The Labour leader demanded a full explanation of the Government's defence of sterling in the light of the Bundesbank's statements. Mr Lamont should go, Mr Smith said, but the issue now went beyond that 'to the heart of this Government', the Prime Minister's public backing for his Chancellor's actions.
Interviewed on BBC Radio, Mr Smith said the Chancellor was 'drained of any reserves of credibility he had' but the Prime Minister's real problem was that he 'could not have more firmly and clearly allied himself to his Chancellor'. He had told the Commons last week that he took full responsibility for his Chancellor's actions and policies, Mr Smith said, 'so this goes right to the heart of this government'.
Mr Major should 'detail point by point where the Bundesbank is wrong, if it is wrong'. If the Government had a defence it should produce it, because the questions 'go right to the heart of the credibility as well as the competence of his administration'. Mr Major's administration appeared to be 'completely losing sight of the national interest,' and instead of 'shilly-shallying' Mr Major should 'show some leadership at last'. He added: 'I believe we are seeing not only the conduct of British government, but the presidency of the Community descending into humiliation and chaos'.
Mr Smith's comments came before the conference unanimously passed a call for the 'discredited' Chancellor to be replaced and Mr Major to produce 'a full personal statement on the handling of this financial crisis'.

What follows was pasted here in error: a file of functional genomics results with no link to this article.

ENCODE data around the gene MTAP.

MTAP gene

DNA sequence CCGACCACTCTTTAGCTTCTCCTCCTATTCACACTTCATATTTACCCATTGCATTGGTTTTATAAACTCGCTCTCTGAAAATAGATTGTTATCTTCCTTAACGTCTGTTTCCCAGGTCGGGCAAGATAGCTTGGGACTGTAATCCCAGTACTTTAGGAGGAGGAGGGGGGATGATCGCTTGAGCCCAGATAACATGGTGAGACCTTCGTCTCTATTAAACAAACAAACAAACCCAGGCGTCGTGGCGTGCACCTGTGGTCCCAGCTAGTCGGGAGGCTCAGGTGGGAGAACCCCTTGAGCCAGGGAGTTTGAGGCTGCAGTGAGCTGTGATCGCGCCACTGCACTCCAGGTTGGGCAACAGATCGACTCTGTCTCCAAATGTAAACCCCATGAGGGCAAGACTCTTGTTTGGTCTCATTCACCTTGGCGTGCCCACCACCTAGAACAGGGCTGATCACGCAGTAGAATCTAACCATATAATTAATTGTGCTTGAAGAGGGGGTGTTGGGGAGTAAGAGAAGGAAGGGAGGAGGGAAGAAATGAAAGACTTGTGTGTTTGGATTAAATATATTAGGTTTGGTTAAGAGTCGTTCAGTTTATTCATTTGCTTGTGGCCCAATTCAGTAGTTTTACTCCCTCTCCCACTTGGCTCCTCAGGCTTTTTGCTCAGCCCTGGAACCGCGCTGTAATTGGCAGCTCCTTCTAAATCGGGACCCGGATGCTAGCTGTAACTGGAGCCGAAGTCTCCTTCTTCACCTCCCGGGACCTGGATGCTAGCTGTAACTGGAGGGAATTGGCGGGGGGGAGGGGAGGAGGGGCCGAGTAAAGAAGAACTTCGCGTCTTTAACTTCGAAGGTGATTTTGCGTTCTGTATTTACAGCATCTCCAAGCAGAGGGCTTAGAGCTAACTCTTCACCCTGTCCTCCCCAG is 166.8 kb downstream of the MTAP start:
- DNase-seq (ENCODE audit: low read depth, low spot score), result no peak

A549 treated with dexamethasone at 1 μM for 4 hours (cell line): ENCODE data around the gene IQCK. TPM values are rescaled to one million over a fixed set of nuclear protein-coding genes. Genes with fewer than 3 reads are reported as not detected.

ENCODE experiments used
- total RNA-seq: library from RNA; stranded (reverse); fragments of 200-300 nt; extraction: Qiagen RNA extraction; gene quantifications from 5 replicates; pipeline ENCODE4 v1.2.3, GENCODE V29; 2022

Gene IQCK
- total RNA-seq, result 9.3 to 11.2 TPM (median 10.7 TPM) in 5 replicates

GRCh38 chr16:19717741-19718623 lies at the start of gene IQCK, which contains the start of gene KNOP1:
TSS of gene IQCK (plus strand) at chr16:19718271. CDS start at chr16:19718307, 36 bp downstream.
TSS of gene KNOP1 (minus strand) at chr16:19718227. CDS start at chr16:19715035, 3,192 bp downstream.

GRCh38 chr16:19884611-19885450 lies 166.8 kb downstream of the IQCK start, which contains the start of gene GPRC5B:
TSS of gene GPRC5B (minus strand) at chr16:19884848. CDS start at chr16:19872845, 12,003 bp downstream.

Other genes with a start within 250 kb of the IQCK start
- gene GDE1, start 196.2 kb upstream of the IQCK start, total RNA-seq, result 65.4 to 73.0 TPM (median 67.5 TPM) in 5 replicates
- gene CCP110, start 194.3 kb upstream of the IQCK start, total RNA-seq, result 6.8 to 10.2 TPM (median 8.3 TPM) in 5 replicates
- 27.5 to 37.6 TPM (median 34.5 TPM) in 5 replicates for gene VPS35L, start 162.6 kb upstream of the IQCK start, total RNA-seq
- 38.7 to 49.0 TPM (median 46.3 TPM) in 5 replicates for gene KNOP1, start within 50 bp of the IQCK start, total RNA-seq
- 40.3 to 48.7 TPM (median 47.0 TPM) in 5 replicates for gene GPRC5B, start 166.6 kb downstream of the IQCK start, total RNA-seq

Gordon Brown, the shadow Chancellor, also demanded that Mr Lamont should go. The call came, he said, two weeks after the devaluation of sterling and Britain's withdrawal from the ERM, and after two weeks 'at the end of which there is no economic policy in place for now or the future, and no explanation for the failure of the policy of the past, and, shamefully, no apology either'.
The Prime Minister must immediately 'make a full and detailed statement in answer to the serious allegations that have been made about the conduct of economic policy, and about the events leading to the devaluation of the pound'.
When almost three million were unemployed, and when the week had seen some of the worst redundancies of the recession, with the fear of unemployment paralysing the economy, 'the action of any responsible Prime Minister would now be clear.
'He must at last face up to his duty, he must put the interest of Britain before the selfish interest of the Conservative Party. And for the good of our country, his Chancellor must go.'Reuse content